The modeling of evolutionary processes has come a long way since the introduction of the first and simplest model of DNA evolution, the Jukes-Cantor model (Jukes and Cantor, 1969). The basic assumptions of this model express that each base or nucleotide in a sequence has an equal chance of replacement and that all nucleotides evolve independently with equal transition probabilities (and thus with equal nucleotide frequencies). Many extensions of this model have been proposed to relax its assumptions (in e.g., Kimura, 1980; Lanavé et al., 1984; Hasegawa et al., 1985), and the assumption of independent evolution of sites in nucleotide sequences remains in frequent use despite there being no real biological motivation. This is because this assumption proves mathematically convenient in composing likelihood functions in a maximum-likelihood framework (Felsenstein, 1981) and posterior densities in Bayesian phylogenetic inference (e.g., Rannala and Yang, 1996).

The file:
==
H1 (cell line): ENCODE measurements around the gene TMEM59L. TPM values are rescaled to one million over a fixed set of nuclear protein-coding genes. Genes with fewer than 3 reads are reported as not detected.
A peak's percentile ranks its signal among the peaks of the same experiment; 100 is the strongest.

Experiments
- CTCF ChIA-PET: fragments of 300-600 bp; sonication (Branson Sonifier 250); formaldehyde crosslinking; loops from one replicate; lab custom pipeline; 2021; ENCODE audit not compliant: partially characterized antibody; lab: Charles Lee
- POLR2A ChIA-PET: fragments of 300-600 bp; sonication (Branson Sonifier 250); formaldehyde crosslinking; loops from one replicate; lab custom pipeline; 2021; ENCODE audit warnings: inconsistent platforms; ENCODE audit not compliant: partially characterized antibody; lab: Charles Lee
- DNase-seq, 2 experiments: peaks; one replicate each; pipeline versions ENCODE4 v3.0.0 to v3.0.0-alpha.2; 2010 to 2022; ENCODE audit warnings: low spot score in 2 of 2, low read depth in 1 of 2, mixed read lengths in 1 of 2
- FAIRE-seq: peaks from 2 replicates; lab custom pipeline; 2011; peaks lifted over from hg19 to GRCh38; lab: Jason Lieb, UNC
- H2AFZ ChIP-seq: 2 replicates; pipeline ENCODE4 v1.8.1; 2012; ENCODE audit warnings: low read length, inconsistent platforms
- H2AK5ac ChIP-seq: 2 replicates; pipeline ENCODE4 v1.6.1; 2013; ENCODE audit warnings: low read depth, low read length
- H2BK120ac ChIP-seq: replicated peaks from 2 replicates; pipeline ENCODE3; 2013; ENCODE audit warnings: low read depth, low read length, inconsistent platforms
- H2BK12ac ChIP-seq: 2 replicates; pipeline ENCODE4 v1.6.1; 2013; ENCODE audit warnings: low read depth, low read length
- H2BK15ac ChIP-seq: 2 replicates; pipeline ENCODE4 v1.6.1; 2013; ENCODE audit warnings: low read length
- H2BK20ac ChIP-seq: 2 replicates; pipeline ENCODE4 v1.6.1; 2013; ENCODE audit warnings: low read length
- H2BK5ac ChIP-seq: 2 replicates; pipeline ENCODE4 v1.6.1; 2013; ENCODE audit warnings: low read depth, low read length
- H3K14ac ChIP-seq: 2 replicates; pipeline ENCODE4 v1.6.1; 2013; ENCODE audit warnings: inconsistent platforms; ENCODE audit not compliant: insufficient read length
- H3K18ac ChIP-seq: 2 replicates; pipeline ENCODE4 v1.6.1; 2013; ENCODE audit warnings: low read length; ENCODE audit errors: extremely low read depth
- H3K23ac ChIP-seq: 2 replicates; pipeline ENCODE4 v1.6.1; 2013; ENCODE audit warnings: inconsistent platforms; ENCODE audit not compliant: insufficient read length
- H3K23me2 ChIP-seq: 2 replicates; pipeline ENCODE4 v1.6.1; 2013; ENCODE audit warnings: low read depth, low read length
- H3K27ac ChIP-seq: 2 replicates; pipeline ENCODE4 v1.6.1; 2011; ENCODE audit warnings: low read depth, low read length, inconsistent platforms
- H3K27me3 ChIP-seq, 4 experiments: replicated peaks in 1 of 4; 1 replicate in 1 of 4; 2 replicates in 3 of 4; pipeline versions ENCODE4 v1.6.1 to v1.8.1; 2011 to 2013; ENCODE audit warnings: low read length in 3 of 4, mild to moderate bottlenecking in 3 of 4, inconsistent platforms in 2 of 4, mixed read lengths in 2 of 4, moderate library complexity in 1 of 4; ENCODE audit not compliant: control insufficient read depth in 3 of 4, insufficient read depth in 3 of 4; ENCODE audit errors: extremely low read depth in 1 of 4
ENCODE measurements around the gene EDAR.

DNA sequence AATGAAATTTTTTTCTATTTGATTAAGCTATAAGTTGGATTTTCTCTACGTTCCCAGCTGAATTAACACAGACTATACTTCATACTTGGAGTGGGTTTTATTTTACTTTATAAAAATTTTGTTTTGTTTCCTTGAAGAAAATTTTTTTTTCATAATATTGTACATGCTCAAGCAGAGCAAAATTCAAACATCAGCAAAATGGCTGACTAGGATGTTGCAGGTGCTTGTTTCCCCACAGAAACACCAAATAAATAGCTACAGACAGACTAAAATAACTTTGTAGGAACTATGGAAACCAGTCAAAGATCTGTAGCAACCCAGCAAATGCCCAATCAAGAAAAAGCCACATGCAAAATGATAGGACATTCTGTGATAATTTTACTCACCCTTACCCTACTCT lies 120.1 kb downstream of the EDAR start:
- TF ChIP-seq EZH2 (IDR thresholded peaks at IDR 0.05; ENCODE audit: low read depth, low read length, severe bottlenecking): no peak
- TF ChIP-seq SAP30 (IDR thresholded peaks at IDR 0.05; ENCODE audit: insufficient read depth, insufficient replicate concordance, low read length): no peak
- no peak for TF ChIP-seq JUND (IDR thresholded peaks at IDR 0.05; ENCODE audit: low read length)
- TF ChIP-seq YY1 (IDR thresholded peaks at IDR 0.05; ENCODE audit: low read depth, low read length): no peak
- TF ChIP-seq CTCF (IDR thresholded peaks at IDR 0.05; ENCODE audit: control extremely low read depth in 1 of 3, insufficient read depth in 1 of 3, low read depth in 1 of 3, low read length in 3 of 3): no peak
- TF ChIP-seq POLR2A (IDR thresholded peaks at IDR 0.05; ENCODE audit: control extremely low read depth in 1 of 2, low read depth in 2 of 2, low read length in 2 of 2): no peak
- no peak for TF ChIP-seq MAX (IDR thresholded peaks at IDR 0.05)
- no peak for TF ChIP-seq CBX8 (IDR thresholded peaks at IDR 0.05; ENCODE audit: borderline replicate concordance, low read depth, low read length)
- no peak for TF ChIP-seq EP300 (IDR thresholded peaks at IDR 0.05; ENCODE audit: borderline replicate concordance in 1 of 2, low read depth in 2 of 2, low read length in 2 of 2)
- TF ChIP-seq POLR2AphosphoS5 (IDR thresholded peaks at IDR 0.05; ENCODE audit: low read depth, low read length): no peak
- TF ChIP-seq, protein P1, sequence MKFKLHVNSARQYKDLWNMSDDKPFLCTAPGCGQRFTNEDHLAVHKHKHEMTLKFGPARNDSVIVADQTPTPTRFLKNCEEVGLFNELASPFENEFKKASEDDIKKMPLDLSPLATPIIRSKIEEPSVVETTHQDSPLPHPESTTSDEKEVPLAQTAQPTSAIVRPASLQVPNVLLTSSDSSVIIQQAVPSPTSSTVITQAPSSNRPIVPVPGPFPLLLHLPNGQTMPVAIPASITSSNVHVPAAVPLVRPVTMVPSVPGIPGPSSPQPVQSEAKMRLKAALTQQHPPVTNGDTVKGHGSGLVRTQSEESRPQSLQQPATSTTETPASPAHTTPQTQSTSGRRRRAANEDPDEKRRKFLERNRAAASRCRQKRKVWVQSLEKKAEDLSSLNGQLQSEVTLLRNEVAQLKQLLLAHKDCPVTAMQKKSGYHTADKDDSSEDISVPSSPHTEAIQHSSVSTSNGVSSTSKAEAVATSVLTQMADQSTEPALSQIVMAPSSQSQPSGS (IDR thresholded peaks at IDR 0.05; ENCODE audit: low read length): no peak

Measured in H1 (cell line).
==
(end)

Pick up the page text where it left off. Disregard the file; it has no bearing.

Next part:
Over the past decade, a number of empirical studies have found indications that the assumption of independent evolution of sites is too restrictive. Morton (1995, 1997) and Morton and Clegg (1995) found that substitution bias, measured in terms of the transversion proportion, is significantly correlated with the composition of the two neighboring bases. They observed that transversions occur significantly more frequently than transitions in the rbcL gene, when both the 5' and 3' flanking nucleotides are an A or a T. When either or both neighbors are a C or a G, the opposite trend is found. In addition, when both flanking bases are A and/or T, a significant influence of nucleotides other than the immediate neighbors on substitution dynamics is observed (Morton, 1997; Morton et al., 1997). These findings suggest that the substitution process may be “context dependent,” in the sense that neighboring base composition may influence the substitution bias at a particular site, such that substitution dynamics vary from site to site. Such context effects have been observed in pseudogenes, where large neighbor effects exist on transitions from C or G and smaller neighbor effects on transitions from A or G (Bulmer, 1986). Such context dependence may also result from influences of neighboring bases on the process of misincorporation (Mendelman et al., 1989).